Another wonderful event of last week was a presentation of a new book published by a local Crimean Tatar publisher. The reading room was packed with people, including a television station filming the event. As best as I could tell, the book was a collection of old Crimean Tatar music that someone had collected. Some very old Crimean Tatar men were in the audience (men who would have been living in Crimea before the deportation) and one of them gave a speech at the beginning. Everything was in the language of Crimean Tatar, so I didn’t have a chance at understanding, not that I would have caught that much of the Russian. But it didn’t really matter, because the real event was the music. There was a small band—clarinet and what looked like traditional instruments—a drum that reminded me of the Irish drums and 2 stringed instruments, one with a very long neck, the other about the size of a mandolin and held upright. There were three singers—a man in his 50’s/60’s, a woman also of that age in traditional dress, a younger woman. They all had wonderful voices, and after singing solo, they joined in the end in a haunting song that many people in the audience knew and sang with them. I sat there thinking of the ancientness of this music and culture and how eternal music can seem as it unites us across the barriers of language and culture. I felt very thankful and privileged to be there.
The rest of the week was my usual—working three days at the Gasprinsky Library on various projects, mostly a grant for one of the artists; one day at the Children’s Library where some kids showed up for the English Clubs despite it being a school holiday; and Friday my day of meeting with Enver and then my Russian tutor.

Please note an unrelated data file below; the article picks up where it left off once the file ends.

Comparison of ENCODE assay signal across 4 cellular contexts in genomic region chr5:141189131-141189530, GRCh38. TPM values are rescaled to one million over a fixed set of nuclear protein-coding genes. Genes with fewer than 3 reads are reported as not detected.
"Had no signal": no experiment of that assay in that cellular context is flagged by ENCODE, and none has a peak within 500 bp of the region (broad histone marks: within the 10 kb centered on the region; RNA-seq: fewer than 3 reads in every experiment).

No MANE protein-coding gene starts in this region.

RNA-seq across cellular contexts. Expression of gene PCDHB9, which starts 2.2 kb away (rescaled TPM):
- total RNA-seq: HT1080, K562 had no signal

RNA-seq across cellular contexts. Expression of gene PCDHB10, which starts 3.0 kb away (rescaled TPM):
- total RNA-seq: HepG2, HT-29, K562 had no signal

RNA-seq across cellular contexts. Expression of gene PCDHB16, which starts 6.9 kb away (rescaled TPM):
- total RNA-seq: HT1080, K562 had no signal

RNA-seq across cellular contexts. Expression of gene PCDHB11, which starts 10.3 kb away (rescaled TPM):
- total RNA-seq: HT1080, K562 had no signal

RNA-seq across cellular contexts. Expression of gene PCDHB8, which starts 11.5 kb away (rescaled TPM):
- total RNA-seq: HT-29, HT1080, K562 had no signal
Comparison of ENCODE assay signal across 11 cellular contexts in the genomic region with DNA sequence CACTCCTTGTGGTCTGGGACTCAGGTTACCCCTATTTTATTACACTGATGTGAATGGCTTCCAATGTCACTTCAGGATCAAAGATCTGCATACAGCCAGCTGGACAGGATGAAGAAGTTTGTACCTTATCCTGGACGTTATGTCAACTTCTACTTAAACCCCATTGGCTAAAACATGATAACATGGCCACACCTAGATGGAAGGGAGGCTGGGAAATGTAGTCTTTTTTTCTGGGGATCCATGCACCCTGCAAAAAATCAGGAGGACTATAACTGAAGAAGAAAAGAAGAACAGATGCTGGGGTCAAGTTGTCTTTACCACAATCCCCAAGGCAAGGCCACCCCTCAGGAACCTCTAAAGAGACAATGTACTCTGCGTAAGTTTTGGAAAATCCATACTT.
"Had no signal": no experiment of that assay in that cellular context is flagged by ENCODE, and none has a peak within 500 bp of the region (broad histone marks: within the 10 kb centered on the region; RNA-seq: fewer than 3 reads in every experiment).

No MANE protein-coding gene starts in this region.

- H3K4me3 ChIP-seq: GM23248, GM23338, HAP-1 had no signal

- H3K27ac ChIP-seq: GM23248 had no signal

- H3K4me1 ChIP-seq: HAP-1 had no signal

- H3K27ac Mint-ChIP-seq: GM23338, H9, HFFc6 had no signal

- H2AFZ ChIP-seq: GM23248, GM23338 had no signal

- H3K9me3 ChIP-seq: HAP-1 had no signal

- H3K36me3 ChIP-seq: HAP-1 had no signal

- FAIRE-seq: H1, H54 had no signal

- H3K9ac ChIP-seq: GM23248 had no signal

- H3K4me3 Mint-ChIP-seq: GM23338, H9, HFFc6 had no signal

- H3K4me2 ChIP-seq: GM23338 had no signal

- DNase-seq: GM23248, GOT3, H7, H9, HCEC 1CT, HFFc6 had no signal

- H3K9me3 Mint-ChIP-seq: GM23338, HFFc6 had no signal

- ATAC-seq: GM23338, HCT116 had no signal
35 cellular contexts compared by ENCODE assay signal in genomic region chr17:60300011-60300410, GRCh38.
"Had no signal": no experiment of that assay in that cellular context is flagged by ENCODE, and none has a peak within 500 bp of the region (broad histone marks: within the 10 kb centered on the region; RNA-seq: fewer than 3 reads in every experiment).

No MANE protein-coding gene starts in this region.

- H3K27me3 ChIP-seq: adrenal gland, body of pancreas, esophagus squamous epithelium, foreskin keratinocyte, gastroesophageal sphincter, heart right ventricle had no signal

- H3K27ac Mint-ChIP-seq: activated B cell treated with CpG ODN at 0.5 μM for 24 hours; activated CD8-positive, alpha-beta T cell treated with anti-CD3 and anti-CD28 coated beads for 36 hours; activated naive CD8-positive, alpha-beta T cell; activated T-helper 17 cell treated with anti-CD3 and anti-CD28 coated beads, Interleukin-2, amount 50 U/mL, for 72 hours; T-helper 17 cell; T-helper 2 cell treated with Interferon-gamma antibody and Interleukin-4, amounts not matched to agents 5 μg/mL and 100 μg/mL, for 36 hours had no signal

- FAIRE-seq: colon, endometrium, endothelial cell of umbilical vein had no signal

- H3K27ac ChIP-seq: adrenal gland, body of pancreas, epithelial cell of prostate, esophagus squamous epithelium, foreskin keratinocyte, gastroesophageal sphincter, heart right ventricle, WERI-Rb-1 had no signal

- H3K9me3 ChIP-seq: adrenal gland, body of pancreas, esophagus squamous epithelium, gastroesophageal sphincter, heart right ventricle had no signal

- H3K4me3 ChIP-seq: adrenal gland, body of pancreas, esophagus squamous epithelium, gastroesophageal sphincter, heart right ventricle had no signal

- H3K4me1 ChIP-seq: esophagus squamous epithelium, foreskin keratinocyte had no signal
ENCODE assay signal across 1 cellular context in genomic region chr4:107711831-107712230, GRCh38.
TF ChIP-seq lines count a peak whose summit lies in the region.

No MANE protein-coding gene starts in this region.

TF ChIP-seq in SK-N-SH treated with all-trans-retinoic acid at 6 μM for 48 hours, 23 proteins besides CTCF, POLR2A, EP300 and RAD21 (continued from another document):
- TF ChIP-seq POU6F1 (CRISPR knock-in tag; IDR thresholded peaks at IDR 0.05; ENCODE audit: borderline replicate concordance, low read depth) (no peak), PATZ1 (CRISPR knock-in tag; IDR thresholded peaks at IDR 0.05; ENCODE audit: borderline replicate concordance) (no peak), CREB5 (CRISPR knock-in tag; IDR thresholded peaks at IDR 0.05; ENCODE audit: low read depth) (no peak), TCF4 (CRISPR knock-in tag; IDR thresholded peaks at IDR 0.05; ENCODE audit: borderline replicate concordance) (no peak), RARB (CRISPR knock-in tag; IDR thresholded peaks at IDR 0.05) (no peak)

I had my first weekend in quite a while with no visitors and no plans. The weather wasn’t conducive to hiking much, so I spent it reading, doing laundry (love all my heat pipes to dry my clothes on), food shopping, cooking, visiting some with the neighbors. I did manage a 2-hour hike Sunday afternoon on the nearby bluffs, being blasted by the wind, but still loving being there. And a funny thing happened. A guy passed me and I actually said something to him in Russian without even thinking about it! And he understood me, and I understood him! All I said was cold, huh? And he said he was fine, but it was the fact that it just came out without me making a plan of what to say. So I am progressing, slowly like the tortoise, but that is my normal pace, I have to keep remembering. I do reach the top of the mountain (usually), it just takes me a while.